A scheme of arrangement constitutes a "fundamental transaction" in terms of the Companies Act, 2008 (Companies Act). This has a number of consequences in relation to the rights of dissenting shareholders with regard to such a fundamental transaction. Thus, while the sanction of the court is no longer automatically required to give effect to a scheme of arrangement, if shareholders holding 15% or more of the voting rights vote against the transaction, any dissenting shareholder may require the target company to first seek court approval for the transaction before it is implemented. In any event, and even where the dissenting shareholder hold less than 15% of the voting rights, any shareholder who votes against the resolution may itself apply to court for a review of the transaction. The court’s jurisdiction to review the transaction is limited to manifest unfairness and material irregularity.
Furthermore, any shareholder which: (i) has notified the company in advance of its intention to oppose the special resolution; and (ii) which was present at the meeting and voted against the special resolution, will be entitled to exercise "appraisal rights" and may, subject to certain requirements, demand that the company buy its shares back at fair value.
This form of acquisition involves a bidder making an offer to each shareholder of a target company which, if accepted by the holders of 90% of the shares involved, will enable it to also acquire all of those shares from the shareholders who have not accepted the offer (the so-called "squeeze-out" is covered in more detail in 6.10 Squeeze-Out Mechanisms).
A general offer does not require the support of the board of the target company and may be used in a hostile takeover.
While a general offer will not trigger appraisal rights as in the case of a fundamental transaction, shareholders are entitled to apply to court to prevent the squeeze-out or for an order imposing conditions of acquisition different from the original offer.
Transfer of Business
A transfer of business is generally implemented in accordance with the provisions of a written sale agreement, which sets out the assets and liabilities forming part of the sale transaction. It is important to distinguish between a transfer of business as a going concern and a transfer of assets and liabilities which may not constitute a going concern.
The Labour Relations Act, 1995 (LRA) protects employees in relation to a sale as a going concern by providing that the new employer (the purchaser) is automatically substituted in the place of the previous employer (the seller) in respect of all employment contracts which existed immediately before the sale and transfer.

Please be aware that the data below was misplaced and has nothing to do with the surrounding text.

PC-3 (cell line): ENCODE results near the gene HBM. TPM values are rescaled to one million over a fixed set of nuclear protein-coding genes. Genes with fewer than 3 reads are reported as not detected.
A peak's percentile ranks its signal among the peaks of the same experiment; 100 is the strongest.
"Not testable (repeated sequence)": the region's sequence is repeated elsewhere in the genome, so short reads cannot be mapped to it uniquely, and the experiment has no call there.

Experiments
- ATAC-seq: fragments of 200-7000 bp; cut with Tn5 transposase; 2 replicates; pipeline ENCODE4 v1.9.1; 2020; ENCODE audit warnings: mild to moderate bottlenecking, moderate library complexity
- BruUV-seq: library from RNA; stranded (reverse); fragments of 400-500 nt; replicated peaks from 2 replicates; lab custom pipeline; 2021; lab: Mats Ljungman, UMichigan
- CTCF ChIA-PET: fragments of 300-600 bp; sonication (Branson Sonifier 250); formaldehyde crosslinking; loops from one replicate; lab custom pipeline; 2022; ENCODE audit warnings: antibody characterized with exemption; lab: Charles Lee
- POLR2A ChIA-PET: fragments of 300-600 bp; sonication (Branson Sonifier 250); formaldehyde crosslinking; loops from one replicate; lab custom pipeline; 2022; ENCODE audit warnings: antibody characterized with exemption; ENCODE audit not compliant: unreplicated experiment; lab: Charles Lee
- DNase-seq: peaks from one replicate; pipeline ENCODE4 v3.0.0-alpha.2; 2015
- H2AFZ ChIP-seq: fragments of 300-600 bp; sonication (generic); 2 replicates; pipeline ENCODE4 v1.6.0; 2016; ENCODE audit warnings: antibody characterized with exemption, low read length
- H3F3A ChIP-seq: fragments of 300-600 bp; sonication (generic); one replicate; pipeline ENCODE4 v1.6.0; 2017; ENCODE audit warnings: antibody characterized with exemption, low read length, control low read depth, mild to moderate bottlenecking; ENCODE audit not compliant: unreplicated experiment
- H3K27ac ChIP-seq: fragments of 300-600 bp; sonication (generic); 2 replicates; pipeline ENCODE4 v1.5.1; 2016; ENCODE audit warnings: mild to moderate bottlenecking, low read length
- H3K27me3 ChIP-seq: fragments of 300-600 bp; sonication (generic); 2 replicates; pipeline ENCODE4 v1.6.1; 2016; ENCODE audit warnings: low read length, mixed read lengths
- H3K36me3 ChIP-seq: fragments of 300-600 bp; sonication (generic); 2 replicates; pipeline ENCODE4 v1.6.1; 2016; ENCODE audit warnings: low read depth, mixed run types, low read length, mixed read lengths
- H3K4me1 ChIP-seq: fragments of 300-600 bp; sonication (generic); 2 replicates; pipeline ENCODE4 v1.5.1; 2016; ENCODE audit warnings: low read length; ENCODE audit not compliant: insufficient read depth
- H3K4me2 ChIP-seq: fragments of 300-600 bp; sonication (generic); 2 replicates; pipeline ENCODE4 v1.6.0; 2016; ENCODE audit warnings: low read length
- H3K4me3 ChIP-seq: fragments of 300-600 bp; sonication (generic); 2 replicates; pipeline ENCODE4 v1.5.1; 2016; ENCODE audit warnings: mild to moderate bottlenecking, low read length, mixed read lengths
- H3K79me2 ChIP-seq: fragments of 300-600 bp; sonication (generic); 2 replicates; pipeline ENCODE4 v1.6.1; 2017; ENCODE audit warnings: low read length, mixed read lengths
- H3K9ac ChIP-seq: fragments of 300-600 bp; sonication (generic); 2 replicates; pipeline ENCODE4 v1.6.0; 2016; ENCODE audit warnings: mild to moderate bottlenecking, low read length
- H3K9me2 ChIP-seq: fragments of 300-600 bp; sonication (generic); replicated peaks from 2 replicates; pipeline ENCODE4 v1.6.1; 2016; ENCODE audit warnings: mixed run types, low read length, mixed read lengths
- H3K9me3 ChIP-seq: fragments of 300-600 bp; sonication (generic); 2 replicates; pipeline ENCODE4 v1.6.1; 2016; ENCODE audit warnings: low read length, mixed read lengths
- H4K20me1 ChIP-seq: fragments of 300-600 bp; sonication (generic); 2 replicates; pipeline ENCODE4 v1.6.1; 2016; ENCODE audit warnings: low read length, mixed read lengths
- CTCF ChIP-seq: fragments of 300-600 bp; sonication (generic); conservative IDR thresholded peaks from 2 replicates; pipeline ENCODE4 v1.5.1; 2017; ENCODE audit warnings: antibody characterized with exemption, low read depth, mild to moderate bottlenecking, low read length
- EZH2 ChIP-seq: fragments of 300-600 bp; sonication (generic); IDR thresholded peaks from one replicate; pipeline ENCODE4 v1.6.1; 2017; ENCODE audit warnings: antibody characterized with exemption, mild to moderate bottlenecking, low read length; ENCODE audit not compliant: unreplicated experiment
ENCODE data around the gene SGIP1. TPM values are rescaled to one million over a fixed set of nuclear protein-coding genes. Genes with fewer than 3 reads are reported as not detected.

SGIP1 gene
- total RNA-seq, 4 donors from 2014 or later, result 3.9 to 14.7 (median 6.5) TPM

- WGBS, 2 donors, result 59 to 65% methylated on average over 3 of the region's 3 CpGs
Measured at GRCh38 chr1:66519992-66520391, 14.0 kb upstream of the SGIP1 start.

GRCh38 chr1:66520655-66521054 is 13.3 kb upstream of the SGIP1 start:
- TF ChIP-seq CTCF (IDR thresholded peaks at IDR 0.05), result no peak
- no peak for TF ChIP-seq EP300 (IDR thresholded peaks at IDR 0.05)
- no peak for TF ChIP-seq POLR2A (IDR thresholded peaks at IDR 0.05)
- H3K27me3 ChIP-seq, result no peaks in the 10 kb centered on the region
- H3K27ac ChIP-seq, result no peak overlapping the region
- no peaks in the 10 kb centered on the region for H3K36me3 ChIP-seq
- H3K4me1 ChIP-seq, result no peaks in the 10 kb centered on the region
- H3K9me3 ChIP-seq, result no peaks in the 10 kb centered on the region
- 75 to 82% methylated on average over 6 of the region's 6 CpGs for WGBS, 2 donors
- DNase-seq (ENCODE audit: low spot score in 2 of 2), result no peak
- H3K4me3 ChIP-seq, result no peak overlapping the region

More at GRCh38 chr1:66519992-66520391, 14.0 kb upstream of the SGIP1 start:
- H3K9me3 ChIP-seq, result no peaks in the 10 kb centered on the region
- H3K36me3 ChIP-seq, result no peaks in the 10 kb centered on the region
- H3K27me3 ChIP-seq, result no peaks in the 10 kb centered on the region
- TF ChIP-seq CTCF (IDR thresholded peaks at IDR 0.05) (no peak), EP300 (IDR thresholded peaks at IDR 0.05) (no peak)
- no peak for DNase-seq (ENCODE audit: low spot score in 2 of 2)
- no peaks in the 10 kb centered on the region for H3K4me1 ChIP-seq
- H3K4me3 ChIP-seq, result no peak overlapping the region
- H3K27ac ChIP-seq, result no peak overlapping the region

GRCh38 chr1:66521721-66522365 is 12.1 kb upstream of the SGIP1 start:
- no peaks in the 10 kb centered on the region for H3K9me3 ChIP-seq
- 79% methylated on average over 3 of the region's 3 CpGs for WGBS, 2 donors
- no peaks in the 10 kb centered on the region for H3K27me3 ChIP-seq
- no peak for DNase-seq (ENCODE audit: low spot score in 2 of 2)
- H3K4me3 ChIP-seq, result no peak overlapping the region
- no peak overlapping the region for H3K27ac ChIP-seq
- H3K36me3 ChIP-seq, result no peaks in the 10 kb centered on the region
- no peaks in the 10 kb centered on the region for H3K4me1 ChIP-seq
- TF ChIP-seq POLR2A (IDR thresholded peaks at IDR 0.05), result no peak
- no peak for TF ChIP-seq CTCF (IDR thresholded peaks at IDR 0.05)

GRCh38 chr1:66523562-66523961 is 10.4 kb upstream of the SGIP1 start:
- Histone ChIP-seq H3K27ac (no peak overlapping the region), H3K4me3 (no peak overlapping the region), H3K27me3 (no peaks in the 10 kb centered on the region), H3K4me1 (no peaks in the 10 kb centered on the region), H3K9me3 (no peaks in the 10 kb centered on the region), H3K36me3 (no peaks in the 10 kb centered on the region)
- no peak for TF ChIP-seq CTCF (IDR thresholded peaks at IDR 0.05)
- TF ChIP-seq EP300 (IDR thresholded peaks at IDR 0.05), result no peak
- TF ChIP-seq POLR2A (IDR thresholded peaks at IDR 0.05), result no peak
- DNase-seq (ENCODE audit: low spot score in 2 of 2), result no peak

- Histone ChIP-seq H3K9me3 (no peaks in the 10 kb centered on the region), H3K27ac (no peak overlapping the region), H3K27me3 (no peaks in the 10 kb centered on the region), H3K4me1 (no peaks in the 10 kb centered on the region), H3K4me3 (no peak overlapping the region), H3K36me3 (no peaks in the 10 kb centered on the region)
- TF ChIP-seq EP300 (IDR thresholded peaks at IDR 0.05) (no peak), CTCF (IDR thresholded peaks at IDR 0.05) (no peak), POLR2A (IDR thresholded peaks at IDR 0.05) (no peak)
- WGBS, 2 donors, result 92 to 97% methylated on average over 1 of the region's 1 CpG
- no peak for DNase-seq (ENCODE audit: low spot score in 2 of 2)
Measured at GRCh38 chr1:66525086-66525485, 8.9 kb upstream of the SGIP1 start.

If a transfer of business is advertised in terms of Section 34 of the Insolvency Act, certain creditors of the business are entitled to claim payment of monies due to them, or that will become due and payable in future. If not advertised, the Insolvency Act protects creditors insofar as it provides that the sale will be void as against the creditors of the seller for a period of six months following the sale, and a creditor may, during such period, still execute against the assets sold for monies owed by the seller.
A disposal of all or greater part of a company’s assets or undertaking will generally require the approval of the shareholders of the seller by way of a special resolution (75%) adopted by shareholders entitled to exercise voting rights on the matter. Such a sale of business also amounts to a fundamental transaction as contemplated in the Companies Act, with the consequences in relation to dissenting shareholders set out above.
Merger or Amalgamation
The Companies Act allows two or more profit companies to merge or amalgamate into one entity through a written agreement setting out the terms and means of effecting the amalgamation or merger.
Companies are free to regulate the terms and structure of the amalgamation or merger in the written agreement (for example, shares in the merging companies may be converted into shares in the newly merged company, alternatively the shares of each amalgamated company may be exchanged for "other property" or other forms of consideration).
Each amalgamated or merged company must satisfy the solvency and liquidity test prescribed by the Companies Act upon implementation. The shareholders are required to approve the transaction by way of a special resolution (75%) adopted by shareholder entitled to exercise voting rights on the matter.
Notice of the amalgamation or merger must be given to every known creditor of the company, whereafter a creditor may apply to court to review the transaction if the creditor believes that it will be materially prejudiced by it.
An amalgamation or merger constitutes a fundamental transaction as contemplated in the Companies Act.
The main statute regulating mergers and acquisitions is the Companies Act, which established two important regulatory bodies, namely the Companies and Intellectual Property Commission (CIPC) and the Takeover Regulation Panel (TRP). The CIPC is mandated to monitor compliance with the Companies Act and to ensure that contraventions of the Companies Act are properly investigated.
The TRP is responsible for regulating affected transactions which involve regulated companies (which includes public companies, state-owned companies and certain private companies). The TRP is empowered to issue a compliance certificate, or alternatively to grant an exemption, in respect of affected transactions contemplated by a regulated company, including in order to permit the implementation of the proposed transaction.
The Competition Commission is a statutory body constituted in terms of the Competition Act, 1998 (Competition Act) to investigate, control and assess restrictive business practices, mergers and related antitrust matters in South Africa. It works alongside the Competition Tribunal (being the adjudicative body) and the Competition Appeal Court (which considers appeals against decisions of the Competition Tribunal).